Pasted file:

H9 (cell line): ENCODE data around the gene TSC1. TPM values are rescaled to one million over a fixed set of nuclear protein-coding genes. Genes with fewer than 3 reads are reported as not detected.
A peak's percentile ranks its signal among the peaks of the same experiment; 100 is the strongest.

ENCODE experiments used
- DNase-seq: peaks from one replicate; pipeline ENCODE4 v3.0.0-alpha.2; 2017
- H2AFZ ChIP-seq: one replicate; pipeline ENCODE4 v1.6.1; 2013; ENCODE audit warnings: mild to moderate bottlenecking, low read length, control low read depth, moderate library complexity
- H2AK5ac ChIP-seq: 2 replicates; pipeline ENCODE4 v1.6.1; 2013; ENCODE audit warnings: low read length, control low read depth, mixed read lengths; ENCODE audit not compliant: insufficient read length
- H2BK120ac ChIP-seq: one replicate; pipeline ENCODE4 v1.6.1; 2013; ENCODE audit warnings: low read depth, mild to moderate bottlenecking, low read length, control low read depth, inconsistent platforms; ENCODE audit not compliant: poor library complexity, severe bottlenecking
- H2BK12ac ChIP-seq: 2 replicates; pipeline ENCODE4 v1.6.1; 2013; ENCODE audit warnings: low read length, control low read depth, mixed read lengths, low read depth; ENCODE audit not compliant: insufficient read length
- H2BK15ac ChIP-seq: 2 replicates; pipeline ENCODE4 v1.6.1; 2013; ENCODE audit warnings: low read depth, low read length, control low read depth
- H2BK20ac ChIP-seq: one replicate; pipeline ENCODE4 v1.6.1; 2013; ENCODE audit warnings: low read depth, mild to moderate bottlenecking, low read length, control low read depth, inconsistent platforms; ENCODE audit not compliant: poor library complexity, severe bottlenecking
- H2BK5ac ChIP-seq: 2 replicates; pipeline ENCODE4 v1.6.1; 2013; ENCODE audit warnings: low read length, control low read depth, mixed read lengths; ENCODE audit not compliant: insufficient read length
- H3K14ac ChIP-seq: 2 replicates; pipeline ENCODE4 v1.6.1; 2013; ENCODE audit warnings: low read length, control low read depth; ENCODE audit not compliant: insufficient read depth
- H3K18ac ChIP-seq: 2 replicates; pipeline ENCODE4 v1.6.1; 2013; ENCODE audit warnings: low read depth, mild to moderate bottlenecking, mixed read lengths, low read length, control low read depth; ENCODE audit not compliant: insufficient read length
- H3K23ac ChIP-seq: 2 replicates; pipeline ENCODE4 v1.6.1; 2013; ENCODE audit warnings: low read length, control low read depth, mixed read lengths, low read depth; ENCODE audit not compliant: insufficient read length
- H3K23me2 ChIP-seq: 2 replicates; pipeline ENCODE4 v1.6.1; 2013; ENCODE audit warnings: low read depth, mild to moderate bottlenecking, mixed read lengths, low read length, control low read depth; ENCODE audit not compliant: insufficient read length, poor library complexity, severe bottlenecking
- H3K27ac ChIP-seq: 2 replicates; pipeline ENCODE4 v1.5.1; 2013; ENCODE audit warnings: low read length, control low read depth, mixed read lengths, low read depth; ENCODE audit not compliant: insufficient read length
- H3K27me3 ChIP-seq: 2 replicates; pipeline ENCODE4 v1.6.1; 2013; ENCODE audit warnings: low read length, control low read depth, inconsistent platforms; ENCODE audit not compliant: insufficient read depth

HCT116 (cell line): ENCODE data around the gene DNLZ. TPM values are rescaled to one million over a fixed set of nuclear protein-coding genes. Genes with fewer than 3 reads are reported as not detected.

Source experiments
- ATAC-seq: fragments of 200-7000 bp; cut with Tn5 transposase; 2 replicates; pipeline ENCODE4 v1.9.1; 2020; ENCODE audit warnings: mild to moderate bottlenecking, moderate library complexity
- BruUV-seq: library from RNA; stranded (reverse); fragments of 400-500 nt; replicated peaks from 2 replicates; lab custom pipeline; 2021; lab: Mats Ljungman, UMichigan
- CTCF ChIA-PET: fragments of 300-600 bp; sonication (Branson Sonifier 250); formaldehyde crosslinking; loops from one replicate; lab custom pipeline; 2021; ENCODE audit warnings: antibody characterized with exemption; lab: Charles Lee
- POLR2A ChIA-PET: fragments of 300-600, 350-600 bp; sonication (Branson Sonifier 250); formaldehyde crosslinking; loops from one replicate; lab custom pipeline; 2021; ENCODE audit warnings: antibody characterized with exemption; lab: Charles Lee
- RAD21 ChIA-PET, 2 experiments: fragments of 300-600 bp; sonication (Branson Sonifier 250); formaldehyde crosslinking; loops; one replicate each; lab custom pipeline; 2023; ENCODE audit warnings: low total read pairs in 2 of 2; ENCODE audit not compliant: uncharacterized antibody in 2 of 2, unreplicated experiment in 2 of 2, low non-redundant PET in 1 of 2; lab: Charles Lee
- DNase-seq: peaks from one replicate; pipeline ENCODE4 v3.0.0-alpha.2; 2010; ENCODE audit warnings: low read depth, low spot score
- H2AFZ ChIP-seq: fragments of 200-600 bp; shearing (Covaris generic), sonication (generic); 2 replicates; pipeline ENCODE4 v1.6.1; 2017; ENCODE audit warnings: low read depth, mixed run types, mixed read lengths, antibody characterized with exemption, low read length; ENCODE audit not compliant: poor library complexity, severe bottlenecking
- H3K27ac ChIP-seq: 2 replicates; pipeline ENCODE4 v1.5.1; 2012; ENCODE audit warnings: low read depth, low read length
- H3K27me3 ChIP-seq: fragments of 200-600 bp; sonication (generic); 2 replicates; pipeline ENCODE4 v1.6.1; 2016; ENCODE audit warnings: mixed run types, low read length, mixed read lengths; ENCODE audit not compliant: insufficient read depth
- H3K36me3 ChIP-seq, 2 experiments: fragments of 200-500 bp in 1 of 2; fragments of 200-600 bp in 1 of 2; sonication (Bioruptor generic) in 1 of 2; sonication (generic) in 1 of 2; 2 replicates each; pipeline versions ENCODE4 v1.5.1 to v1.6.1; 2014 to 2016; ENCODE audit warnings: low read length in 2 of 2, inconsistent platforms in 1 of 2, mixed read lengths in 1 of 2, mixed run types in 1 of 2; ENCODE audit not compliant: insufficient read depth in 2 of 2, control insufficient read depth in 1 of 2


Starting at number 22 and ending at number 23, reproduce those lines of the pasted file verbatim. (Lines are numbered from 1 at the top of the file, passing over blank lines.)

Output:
- CTCF ChIA-PET: fragments of 300-600 bp; sonication (Branson Sonifier 250); formaldehyde crosslinking; loops from one replicate; lab custom pipeline; 2021; ENCODE audit warnings: antibody characterized with exemption; lab: Charles Lee
- POLR2A ChIA-PET: fragments of 300-600, 350-600 bp; sonication (Branson Sonifier 250); formaldehyde crosslinking; loops from one replicate; lab custom pipeline; 2021; ENCODE audit warnings: antibody characterized with exemption; lab: Charles Lee